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Atlantic Yards/Pacific Park graphic: what's built/what's coming + FAQ (pinned post)

A casual de Blasio dis of the Nets leads to defensiveness and pushback (but where's the affordable housing?)

So, this casual, and not so wise, remark by Mayor Bill de Blasio certainly caused a firestorm:

This led to an article follow-ups from the Nets and the mayor's spokesman, captured in a New York Post article.

Cue more coverage, in NetsDaily, Patch, the Brooklyn Eagle, and more.

Have your back?

The irony regarding the Nets' claim that "we always have each other's backs," of course, is that basketball is a business, and the cast regularly changes. As in the latest Nets trade, sending Trevor Booker to the 76ers for Jahlil Okafor, Nik Stauskas, plus a 2nd-round pick in 2019.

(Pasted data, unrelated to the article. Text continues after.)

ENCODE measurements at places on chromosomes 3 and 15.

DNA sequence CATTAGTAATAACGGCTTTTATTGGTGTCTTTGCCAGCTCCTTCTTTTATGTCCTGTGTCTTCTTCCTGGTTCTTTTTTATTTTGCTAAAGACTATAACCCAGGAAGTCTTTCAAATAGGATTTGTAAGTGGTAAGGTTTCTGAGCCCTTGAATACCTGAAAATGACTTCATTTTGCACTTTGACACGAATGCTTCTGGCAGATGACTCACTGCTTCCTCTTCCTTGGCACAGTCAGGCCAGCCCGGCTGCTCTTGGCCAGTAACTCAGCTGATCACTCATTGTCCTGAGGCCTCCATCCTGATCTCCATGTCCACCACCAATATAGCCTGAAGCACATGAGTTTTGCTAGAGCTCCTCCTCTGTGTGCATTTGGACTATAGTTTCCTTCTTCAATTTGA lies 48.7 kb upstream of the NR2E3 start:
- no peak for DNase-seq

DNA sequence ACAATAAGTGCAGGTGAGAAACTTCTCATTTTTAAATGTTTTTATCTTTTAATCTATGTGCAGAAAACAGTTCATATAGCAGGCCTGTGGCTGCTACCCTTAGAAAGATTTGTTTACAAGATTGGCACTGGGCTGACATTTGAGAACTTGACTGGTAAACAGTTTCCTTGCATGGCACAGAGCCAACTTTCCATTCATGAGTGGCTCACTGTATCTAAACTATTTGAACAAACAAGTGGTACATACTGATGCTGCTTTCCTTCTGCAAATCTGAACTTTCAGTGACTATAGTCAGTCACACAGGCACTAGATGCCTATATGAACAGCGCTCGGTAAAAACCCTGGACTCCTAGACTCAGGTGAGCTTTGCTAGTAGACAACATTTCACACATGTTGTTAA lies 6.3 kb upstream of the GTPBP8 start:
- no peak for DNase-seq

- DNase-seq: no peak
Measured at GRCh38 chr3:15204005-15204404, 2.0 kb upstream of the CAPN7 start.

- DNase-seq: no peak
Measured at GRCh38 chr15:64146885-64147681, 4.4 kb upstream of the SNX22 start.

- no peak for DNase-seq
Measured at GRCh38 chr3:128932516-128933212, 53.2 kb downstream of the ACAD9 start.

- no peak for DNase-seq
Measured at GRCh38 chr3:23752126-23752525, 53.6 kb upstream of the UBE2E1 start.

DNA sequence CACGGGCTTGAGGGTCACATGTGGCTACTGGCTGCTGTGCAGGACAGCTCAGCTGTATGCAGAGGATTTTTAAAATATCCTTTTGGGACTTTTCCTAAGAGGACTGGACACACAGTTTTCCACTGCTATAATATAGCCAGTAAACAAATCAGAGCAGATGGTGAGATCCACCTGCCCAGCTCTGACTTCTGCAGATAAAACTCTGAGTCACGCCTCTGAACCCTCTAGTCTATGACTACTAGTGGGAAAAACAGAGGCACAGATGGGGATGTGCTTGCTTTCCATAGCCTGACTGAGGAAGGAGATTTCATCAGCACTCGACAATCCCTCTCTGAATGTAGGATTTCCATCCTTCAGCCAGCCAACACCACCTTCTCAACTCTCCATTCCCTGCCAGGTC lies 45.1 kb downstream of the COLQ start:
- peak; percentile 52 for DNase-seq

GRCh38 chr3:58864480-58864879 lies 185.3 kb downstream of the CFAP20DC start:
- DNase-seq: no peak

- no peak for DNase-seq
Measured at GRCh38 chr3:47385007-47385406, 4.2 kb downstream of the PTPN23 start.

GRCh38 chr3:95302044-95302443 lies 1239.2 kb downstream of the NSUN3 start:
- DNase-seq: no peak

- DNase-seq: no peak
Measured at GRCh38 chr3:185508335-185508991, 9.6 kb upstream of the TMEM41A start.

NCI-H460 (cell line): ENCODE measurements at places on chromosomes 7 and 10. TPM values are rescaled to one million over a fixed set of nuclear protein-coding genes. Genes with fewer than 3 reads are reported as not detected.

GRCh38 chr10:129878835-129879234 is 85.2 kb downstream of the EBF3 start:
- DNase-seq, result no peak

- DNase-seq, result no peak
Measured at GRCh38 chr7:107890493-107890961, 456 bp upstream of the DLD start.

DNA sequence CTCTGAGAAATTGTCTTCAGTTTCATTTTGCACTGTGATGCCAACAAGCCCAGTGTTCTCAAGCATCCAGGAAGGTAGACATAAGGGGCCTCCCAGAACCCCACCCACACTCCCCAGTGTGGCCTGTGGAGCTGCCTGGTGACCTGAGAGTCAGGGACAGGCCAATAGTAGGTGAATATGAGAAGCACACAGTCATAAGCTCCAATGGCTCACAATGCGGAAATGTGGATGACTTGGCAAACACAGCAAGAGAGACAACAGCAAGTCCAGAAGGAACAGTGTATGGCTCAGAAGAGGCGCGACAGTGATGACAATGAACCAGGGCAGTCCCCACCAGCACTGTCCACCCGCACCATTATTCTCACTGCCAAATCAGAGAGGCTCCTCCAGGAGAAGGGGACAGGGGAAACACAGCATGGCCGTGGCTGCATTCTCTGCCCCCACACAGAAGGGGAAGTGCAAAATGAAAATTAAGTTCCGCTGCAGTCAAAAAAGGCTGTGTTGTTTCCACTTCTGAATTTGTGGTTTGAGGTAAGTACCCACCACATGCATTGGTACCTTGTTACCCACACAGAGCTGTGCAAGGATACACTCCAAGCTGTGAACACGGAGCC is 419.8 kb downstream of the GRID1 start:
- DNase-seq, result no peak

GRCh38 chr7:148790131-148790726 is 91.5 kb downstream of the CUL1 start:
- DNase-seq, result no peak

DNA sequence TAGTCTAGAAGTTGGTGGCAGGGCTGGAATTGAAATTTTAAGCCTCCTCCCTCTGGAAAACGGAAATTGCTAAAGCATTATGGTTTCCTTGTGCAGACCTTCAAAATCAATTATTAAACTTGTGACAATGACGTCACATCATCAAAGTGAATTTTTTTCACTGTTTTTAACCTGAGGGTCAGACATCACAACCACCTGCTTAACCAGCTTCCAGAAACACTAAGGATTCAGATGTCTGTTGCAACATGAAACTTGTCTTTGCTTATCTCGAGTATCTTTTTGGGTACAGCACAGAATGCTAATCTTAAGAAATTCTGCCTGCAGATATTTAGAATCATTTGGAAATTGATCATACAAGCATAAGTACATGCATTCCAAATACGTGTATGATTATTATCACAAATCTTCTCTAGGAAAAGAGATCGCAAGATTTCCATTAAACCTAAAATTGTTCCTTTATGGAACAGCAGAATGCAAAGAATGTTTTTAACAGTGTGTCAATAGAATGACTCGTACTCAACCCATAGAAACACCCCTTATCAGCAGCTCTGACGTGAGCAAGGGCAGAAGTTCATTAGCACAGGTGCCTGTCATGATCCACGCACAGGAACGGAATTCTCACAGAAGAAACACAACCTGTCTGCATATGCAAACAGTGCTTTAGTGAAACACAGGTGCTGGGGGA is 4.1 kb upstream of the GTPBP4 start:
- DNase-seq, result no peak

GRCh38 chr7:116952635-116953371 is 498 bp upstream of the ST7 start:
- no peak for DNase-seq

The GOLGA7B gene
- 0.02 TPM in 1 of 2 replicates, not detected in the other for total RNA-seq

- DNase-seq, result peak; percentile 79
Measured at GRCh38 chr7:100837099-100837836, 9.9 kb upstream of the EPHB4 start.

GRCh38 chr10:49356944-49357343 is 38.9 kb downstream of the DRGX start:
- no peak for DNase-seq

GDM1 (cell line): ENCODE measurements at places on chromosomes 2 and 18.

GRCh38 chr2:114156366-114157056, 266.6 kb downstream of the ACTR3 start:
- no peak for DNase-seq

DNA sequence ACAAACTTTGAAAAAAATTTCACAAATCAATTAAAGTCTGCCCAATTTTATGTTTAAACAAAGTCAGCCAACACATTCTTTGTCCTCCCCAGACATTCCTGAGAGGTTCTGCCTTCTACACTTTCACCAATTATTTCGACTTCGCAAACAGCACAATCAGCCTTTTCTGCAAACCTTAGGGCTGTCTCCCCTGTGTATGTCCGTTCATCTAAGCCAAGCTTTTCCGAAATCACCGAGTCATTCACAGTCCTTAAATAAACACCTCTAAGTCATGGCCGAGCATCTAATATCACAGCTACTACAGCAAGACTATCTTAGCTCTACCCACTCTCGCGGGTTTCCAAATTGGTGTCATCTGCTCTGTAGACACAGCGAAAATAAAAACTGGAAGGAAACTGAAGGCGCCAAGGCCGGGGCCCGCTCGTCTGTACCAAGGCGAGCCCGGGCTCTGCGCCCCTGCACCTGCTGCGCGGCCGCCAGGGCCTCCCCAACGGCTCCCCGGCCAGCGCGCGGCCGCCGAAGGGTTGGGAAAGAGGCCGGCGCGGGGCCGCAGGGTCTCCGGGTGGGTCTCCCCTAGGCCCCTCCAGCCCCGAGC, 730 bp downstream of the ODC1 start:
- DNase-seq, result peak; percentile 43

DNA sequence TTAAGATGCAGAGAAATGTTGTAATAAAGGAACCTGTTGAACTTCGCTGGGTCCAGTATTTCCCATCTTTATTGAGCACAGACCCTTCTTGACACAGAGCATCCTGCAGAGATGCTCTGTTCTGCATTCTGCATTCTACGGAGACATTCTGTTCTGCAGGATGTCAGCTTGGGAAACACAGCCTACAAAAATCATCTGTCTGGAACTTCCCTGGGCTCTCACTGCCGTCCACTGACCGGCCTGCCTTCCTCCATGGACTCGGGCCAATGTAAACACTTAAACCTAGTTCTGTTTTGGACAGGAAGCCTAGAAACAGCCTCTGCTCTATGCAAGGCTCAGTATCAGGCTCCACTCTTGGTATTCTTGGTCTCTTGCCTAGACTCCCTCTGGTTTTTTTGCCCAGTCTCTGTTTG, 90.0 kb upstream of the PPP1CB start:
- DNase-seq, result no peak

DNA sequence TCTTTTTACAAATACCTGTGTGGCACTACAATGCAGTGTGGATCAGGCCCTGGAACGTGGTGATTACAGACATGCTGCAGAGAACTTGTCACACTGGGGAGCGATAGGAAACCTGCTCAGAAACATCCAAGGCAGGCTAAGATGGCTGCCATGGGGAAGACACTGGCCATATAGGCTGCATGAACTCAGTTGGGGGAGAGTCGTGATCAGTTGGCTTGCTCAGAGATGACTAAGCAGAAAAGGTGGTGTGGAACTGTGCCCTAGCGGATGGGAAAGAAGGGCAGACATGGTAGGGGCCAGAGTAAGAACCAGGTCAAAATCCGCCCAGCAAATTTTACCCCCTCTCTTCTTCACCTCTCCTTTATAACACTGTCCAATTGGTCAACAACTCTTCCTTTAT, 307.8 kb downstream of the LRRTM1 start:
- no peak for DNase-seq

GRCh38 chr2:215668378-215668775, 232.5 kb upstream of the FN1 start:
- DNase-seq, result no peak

And now NBA commissioner Adam Silver, questioned by the Post--who doesn't want to keep a tabloid story alive!--pushed back, in an article published this morning:
“I believe the Brooklyn Nets have exceeded all expectations in terms of the move from Secaucus to Brooklyn,” Silver said. “The development surrounding the area around the Barclays Center in Brooklyn is fantastic in terms of restaurants and commercial business and the residential (development).”
Well, OK, the team owners "will be the first to admit they made some rookie mistakes in their early days," Silver admitted, but they're now building.

Affordable housing

As to the development around the Barclays Center, well, it depends how you draw the circle and look into history. Building not far from the arena around the Brooklyn Academy of Music have nothing to do with the arena.

The affordable housing--the main selling point to Brooklynites for the larger Atlantic Yards/Pacific Park development--is well behind schedule and far less affordable than promised.